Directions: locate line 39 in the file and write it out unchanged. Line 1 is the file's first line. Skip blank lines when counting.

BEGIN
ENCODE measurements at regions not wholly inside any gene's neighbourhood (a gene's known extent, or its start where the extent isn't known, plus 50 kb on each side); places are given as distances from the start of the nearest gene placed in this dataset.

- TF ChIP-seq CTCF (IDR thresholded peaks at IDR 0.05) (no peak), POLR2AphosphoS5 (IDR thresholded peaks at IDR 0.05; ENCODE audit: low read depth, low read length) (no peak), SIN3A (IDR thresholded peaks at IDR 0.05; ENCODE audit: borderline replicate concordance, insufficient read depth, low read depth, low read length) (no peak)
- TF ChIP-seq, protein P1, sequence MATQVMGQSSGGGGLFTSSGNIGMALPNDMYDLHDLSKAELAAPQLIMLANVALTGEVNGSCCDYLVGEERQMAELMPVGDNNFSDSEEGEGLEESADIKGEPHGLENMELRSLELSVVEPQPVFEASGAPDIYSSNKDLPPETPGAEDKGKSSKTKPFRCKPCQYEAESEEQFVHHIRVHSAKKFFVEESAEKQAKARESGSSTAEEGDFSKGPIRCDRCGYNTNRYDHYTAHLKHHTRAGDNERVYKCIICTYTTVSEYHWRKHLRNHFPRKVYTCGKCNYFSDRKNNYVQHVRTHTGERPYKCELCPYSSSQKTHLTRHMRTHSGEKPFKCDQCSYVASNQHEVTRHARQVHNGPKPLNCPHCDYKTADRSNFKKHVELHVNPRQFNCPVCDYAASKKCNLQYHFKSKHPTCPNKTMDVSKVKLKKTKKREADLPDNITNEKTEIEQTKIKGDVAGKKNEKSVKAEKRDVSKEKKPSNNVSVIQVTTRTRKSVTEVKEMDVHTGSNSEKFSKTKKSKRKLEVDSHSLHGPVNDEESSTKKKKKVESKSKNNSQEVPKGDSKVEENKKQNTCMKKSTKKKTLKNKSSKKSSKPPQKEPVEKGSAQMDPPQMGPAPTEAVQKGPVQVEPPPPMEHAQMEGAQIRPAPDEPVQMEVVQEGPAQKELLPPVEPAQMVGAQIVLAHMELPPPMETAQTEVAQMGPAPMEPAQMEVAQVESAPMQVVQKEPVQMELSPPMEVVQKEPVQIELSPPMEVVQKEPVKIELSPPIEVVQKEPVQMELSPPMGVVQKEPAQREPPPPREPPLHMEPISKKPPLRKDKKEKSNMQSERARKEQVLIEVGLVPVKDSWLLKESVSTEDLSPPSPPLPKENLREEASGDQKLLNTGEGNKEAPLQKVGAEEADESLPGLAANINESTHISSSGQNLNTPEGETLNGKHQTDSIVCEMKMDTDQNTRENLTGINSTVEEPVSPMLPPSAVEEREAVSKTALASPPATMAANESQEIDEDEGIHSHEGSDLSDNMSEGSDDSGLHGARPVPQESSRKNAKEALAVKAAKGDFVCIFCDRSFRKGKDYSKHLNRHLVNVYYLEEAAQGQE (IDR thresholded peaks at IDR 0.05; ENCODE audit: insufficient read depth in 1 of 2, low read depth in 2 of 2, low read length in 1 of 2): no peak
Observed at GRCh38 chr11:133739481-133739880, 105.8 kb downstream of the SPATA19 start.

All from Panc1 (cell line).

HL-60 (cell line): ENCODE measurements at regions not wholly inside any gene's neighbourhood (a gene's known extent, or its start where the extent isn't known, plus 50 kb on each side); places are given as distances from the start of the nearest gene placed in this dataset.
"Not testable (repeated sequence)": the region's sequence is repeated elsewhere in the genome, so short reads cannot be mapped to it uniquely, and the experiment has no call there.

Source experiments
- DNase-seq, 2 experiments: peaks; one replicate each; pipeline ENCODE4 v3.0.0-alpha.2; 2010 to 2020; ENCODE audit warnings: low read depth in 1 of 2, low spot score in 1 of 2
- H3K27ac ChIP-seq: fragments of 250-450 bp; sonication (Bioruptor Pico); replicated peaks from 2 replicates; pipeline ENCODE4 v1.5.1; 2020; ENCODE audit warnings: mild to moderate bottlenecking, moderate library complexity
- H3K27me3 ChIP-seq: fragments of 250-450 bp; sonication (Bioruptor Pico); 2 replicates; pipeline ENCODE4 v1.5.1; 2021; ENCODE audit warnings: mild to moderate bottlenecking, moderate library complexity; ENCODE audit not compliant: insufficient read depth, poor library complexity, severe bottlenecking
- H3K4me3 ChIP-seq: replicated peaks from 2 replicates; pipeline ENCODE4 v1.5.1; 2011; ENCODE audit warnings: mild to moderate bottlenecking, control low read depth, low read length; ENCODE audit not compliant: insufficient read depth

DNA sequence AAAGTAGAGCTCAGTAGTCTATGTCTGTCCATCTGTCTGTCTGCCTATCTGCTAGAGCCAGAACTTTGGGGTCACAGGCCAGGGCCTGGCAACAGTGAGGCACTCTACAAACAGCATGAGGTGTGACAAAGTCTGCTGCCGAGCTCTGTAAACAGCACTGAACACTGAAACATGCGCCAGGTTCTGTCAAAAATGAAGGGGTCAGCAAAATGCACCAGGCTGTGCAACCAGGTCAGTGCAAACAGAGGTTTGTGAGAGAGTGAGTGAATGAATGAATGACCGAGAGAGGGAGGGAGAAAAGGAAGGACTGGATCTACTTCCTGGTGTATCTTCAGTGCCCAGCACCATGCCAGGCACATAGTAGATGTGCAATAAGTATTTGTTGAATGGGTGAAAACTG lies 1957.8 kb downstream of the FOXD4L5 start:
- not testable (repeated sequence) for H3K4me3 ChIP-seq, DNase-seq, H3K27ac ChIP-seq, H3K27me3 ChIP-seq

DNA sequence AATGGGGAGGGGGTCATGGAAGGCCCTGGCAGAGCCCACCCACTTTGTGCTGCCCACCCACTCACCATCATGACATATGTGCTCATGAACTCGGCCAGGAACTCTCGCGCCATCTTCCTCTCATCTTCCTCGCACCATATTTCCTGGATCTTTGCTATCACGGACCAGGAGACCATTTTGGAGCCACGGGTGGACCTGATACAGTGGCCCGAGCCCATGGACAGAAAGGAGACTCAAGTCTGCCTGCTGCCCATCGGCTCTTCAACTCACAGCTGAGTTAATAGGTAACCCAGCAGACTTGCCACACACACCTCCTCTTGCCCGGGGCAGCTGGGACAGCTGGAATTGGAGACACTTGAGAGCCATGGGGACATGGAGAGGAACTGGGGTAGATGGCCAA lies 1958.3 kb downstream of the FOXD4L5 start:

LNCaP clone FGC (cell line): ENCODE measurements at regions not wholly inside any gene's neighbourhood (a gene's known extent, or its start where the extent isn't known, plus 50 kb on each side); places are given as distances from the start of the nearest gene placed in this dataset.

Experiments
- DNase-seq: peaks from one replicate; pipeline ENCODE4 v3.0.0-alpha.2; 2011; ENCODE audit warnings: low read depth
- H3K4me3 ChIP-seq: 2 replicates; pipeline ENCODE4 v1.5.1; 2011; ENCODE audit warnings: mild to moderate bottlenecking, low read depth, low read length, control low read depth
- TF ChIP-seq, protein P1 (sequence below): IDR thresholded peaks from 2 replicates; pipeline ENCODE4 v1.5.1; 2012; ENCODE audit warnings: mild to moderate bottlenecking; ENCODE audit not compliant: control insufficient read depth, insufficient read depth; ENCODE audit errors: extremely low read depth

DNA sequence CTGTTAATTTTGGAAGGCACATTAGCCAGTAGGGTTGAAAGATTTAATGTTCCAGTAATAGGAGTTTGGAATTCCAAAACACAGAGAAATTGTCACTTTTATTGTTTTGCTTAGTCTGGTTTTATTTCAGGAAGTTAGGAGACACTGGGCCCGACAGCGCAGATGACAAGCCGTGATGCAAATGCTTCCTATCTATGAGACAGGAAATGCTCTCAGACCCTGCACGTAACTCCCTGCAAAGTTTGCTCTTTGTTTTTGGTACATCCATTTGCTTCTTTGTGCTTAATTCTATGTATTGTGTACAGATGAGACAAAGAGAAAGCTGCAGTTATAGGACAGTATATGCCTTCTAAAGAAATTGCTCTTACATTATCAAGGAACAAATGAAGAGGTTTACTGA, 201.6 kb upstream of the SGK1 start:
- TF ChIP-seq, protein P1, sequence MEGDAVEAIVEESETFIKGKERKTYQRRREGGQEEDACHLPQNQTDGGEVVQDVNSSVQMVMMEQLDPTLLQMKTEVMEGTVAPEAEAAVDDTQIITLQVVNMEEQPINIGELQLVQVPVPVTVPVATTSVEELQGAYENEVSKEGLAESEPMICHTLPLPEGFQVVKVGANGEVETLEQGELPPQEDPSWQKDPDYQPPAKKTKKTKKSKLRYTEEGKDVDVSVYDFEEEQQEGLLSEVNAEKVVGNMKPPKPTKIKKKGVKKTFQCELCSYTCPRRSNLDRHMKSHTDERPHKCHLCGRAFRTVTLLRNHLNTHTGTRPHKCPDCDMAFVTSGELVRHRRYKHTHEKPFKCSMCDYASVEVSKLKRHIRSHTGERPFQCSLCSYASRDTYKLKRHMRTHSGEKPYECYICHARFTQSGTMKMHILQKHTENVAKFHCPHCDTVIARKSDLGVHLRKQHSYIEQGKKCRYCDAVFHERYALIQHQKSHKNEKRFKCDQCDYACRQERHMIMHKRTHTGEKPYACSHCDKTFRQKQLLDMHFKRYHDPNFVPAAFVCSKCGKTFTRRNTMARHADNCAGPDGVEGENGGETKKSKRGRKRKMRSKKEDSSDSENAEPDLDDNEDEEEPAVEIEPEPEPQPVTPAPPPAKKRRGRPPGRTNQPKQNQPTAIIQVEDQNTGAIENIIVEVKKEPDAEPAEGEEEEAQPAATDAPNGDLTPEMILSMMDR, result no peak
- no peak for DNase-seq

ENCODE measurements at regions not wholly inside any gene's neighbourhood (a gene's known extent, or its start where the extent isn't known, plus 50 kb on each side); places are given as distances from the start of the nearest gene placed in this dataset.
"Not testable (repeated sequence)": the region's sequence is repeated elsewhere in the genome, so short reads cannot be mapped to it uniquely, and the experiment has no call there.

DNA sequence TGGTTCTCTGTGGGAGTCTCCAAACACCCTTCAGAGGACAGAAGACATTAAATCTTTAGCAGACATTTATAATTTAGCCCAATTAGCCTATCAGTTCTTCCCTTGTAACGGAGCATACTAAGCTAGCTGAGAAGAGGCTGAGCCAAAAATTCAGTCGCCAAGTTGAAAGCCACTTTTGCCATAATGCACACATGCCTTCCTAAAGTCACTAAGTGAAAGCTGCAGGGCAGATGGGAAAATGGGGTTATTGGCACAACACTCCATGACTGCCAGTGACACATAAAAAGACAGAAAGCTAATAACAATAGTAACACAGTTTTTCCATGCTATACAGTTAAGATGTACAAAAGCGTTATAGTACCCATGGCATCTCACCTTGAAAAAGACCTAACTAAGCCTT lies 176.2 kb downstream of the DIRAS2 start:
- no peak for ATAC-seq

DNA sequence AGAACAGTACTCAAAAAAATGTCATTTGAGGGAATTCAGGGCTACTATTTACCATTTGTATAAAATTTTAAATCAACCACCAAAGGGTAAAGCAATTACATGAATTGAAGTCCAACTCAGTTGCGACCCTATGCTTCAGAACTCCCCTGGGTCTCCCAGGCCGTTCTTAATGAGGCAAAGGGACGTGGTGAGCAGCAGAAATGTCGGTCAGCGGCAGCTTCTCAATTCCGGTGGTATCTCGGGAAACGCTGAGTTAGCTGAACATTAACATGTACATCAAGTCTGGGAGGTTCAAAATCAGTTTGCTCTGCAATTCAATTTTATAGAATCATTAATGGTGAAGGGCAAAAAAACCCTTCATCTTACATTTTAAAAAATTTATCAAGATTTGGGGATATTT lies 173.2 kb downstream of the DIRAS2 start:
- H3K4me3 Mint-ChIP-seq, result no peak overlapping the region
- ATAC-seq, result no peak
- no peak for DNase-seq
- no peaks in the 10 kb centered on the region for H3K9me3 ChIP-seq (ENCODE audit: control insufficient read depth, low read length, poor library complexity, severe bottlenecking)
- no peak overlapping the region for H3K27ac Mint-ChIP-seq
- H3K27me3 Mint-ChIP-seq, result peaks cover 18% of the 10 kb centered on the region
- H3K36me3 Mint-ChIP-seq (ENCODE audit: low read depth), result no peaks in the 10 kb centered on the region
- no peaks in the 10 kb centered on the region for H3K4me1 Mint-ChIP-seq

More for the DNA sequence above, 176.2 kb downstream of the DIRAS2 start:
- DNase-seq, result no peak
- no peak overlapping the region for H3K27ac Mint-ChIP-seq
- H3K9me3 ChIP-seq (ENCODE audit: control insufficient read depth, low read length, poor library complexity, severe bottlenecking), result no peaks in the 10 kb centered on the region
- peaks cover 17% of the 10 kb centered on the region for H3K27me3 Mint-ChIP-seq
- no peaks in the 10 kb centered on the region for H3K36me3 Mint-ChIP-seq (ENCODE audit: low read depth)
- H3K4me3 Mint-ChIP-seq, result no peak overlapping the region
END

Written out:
- no peak overlapping the region for H3K27ac Mint-ChIP-seq